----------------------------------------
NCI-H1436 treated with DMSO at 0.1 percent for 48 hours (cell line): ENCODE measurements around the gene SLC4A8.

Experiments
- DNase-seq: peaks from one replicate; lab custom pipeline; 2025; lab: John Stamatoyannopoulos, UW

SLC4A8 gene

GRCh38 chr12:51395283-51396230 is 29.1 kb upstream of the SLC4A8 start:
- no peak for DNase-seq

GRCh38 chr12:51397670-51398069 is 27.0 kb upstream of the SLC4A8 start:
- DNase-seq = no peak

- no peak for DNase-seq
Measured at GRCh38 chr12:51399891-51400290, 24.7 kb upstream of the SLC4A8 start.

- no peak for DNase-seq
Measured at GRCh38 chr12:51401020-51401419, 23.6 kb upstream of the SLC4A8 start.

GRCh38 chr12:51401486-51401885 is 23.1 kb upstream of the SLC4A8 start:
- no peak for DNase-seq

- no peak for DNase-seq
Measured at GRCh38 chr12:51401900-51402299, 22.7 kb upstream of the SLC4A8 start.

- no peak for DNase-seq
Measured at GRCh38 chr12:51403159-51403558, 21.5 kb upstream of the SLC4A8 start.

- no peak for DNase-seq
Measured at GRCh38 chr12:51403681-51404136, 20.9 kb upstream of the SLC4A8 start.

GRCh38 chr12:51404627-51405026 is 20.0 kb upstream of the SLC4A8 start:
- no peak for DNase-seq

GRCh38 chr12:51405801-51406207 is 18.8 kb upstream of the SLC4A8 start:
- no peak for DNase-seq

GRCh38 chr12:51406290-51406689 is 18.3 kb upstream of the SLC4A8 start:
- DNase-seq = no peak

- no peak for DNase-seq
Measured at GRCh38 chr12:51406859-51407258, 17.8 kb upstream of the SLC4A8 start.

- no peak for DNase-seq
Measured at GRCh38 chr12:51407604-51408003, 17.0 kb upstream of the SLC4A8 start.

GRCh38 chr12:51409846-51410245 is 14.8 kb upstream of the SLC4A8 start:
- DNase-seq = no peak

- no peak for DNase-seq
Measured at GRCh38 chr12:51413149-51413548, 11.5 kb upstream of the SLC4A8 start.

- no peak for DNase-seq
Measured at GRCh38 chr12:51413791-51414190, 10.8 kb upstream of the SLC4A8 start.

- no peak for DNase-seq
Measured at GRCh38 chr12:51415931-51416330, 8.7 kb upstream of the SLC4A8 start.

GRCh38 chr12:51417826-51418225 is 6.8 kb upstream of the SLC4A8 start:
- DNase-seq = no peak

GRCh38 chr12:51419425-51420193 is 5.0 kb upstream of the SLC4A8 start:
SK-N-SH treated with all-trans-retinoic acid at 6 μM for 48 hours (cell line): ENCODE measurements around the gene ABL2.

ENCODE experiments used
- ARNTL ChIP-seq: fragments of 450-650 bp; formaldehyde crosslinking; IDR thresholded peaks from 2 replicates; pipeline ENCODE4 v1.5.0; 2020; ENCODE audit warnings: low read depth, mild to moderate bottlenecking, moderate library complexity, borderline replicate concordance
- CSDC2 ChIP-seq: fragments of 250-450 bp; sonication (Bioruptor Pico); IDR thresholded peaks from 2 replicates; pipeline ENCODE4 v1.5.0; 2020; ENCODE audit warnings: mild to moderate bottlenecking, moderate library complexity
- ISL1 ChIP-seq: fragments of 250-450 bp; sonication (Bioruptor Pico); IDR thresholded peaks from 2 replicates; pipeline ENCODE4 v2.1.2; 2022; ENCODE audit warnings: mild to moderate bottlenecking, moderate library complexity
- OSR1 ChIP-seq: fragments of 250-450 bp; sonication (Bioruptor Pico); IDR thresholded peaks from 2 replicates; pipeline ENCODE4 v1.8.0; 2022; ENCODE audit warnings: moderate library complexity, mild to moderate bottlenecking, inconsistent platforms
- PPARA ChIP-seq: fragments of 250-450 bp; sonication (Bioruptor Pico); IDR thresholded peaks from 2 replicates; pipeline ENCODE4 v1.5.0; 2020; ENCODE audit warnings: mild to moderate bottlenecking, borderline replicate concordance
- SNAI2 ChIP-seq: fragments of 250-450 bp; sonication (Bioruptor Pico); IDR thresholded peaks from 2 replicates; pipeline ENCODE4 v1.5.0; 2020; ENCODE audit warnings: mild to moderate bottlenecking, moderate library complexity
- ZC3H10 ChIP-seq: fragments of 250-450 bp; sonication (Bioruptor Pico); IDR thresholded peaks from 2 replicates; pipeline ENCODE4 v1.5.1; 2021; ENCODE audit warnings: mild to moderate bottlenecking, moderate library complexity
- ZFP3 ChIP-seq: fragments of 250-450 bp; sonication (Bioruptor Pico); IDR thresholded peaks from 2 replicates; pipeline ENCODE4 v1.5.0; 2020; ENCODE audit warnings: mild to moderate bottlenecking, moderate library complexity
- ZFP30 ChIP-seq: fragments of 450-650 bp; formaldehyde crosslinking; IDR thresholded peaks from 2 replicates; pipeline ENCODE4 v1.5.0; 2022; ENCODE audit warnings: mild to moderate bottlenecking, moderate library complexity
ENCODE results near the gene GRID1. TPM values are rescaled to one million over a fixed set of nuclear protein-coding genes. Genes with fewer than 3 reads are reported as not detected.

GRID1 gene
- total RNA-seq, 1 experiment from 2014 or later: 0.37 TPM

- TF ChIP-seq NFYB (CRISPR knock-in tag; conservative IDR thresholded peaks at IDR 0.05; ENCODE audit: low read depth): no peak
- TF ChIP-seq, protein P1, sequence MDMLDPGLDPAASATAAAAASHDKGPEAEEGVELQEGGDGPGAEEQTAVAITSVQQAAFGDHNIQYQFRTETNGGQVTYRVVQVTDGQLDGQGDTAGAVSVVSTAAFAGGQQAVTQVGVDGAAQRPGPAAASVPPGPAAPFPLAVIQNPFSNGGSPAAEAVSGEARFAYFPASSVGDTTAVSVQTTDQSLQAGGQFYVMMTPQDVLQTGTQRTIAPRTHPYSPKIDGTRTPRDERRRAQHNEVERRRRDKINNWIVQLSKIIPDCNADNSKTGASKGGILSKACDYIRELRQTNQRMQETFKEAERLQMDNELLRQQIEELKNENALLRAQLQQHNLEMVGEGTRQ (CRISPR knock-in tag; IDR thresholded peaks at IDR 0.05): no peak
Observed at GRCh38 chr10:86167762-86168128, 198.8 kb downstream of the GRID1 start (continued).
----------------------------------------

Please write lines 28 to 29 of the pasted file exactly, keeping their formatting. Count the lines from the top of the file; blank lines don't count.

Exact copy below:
Measured at GRCh38 chr12:51406859-51407258, 17.8 kb upstream of the SLC4A8 start.

- no peak for DNase-seq